Founded in 1977, the Association for Gravestone Studies (AGS) is an international organization dedicated to furthering the study and preservation of gravestones. Based in Greenfield, Mass., the Association promotes the study of gravestones from historical and artistic perspectives. To raise public awareness about the significance of historic gravemarkers and the issues surrounding their preservation, the AGS sponsors conferences and workshops, publishes both a quarterly newsletter and annual journal, Markers, and has built an archive of collections documenting gravestones and the memorial industry.

Consisting of self-published and limited-run compilations of gravestone transcriptions from historical cemeteries, the AGS Cemetery Inscriptions Collection offers rich documentation of epitaphs and memorial language, with an emphasis on colonial and early national-era in New England and Ohio. The collection is arranged by state and town.

Subjects

  • Gravestones
  • Inscriptions

Contributors

  • Association for Gravestone Studies

Hampshire Council of Governments

Digital (+)Finding aid

Hampshire Council of Governments Records, 1677-1974.

90 volumes, 17 boxes (80 linear feet).
Call no.: MS 704
Title page, Volume 1 (1671)
Title page, Volume 1 (1671)

The Hampshire Council of Governments is a voluntary association of cities and towns and the successor to the former government of Hampshire County, Massachusetts, that was abolished in 1999. A body politic and corporate, its charter ratified by Massachusetts General Law 34B, S20(b), the Council oversees roadways, the electricity supply, building inspection, tobacco control, cooperative purchasing, and other services for member communities.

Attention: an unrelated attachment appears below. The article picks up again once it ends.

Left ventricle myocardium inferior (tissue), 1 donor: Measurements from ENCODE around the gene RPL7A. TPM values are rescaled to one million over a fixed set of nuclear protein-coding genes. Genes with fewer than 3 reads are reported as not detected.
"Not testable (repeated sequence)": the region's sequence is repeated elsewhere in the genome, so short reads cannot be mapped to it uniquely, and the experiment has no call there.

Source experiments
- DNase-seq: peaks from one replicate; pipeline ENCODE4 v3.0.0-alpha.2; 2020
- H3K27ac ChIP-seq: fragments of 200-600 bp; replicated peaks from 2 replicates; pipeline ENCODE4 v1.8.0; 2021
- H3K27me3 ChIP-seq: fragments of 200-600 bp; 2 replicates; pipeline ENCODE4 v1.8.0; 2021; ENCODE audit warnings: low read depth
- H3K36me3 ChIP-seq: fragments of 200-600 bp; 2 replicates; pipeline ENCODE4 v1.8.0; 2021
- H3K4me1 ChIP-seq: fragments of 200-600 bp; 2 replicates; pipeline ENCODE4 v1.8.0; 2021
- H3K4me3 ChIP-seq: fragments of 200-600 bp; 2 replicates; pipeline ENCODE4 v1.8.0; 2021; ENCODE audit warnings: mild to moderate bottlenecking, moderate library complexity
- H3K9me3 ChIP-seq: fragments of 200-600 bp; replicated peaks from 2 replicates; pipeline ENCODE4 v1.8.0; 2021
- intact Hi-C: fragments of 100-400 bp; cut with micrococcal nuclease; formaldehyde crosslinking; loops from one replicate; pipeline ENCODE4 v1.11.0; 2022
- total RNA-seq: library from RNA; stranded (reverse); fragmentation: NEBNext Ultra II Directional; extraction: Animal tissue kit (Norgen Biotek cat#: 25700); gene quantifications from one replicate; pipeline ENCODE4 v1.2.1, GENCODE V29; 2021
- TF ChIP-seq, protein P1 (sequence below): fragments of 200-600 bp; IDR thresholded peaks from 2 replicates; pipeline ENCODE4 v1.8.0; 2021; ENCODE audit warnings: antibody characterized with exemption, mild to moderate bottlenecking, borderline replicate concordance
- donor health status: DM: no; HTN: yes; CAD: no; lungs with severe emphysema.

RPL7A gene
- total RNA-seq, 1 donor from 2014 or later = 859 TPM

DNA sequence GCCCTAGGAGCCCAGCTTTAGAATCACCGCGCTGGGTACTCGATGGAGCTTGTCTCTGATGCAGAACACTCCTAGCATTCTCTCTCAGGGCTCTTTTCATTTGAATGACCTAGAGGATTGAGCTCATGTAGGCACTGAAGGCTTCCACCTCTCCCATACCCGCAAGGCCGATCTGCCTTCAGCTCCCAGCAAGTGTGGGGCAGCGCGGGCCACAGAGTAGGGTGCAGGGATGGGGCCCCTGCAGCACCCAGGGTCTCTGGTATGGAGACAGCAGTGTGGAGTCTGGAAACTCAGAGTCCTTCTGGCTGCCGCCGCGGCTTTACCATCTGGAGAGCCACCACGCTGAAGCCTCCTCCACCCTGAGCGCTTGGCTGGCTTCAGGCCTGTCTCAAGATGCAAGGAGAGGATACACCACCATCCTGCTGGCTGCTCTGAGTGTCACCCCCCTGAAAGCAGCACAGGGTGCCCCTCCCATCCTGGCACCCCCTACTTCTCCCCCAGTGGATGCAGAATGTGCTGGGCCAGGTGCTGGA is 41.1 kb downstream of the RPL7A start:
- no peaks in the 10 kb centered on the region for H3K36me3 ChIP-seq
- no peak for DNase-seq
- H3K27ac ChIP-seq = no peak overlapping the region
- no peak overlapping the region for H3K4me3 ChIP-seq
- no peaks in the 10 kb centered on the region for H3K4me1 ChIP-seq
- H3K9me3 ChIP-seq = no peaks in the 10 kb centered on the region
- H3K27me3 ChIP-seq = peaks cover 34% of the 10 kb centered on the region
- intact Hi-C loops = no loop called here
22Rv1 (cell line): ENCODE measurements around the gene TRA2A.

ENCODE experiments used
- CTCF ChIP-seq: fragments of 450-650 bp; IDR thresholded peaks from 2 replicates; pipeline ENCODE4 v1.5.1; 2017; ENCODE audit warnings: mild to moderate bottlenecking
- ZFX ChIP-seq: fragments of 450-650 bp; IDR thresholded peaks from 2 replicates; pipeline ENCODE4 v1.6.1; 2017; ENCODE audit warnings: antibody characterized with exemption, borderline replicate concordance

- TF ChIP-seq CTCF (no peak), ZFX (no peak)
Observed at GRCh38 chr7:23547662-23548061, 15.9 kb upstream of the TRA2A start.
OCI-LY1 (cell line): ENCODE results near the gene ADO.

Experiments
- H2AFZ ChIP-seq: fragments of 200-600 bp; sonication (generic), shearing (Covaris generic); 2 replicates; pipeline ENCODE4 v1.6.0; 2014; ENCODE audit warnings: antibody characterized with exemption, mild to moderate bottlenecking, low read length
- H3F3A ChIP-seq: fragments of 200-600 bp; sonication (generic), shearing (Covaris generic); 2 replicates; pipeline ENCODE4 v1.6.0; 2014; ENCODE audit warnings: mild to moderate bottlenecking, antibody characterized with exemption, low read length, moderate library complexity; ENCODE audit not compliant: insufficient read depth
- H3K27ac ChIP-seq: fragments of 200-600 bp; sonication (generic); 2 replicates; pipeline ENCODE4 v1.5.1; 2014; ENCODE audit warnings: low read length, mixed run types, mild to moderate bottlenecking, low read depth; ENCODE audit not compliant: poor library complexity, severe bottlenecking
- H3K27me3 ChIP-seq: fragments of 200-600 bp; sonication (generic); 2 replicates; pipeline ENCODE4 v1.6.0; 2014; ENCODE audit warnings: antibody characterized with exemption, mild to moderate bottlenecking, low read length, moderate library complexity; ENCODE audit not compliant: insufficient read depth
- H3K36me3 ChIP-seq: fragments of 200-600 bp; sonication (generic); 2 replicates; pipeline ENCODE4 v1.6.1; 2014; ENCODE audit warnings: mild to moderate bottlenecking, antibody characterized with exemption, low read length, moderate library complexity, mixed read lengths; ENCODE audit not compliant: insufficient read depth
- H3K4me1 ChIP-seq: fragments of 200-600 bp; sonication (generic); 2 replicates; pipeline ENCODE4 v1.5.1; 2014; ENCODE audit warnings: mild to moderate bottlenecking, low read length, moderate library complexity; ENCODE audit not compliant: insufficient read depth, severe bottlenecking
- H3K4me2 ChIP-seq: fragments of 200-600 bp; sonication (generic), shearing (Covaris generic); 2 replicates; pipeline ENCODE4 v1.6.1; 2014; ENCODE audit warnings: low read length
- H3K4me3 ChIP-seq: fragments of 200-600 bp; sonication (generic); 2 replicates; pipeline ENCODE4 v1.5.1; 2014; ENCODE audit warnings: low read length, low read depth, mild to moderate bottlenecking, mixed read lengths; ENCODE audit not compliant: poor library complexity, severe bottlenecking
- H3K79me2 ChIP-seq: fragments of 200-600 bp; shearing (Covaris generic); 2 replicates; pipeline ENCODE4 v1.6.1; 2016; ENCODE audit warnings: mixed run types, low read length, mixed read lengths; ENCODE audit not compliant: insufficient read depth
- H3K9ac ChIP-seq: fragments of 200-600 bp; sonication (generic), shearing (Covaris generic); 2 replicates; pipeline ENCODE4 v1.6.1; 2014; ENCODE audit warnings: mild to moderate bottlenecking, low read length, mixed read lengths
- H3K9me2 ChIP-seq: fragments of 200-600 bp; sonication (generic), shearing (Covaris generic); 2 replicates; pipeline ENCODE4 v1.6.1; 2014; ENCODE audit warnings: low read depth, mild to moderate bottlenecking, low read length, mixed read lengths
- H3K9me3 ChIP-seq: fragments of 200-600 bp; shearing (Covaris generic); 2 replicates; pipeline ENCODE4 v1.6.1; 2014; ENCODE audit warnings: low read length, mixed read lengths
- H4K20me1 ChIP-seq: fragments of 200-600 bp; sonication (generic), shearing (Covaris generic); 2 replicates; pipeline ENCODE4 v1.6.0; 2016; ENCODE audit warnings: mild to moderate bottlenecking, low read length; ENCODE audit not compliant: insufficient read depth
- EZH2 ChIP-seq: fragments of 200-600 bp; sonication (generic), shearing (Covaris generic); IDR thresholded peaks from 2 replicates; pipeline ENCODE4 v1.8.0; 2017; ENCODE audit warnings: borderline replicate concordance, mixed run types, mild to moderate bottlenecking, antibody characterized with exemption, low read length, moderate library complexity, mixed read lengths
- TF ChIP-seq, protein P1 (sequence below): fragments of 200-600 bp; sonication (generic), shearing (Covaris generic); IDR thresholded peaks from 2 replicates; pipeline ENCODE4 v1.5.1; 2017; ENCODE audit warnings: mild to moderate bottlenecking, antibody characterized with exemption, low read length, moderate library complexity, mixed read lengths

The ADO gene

The Hampshire Council collection contains a dense record of county-level governance in western Massachusetts from the colonial period through the mid-twentieth century with extensive documentation of the actions of the County Commissioners, and before them the Court of Common Pleas and Court of General Sessions. Rich in documenting the development of the transportation infrastructure of western Massachusetts, the collection offers detailed information associated with the planning and construction of highways, canals, ferries, and railroads, but the early records offer a broad perspective on the evolution of the legal and cultural environment, touching on issues from disorderly conduct (e.g., fornication, Sabbath breaking) to the settlement of estates, local governance, public works, and politics.

Subjects

  • Bridges--Massachusetts--Hampshire Count
  • Dams--Massachusetts--Hampshire Count
  • Hampshire County (Mass.)--History
  • Hampshire County (Mass.)--Politics and government
  • Indians of North America--Massachusetts
  • Northampton (Mass.)--History
  • Northampton (Mass.)--Social life and customs
  • Railroads--Massachusetts
  • Roads--Massachusetts--Hampshire County
  • Taverns (Inns)--Massachusetts--Hampshire County

Contributors

  • Hampshire County (Mass.). County Commissioners
  • Massachusetts. Court of General Sessions of the Peace (Hampshire County)
  • Massachusetts. Inferior Court of Common Pleas (Hampshire County)

Types of material

  • Civil court records
  • Maps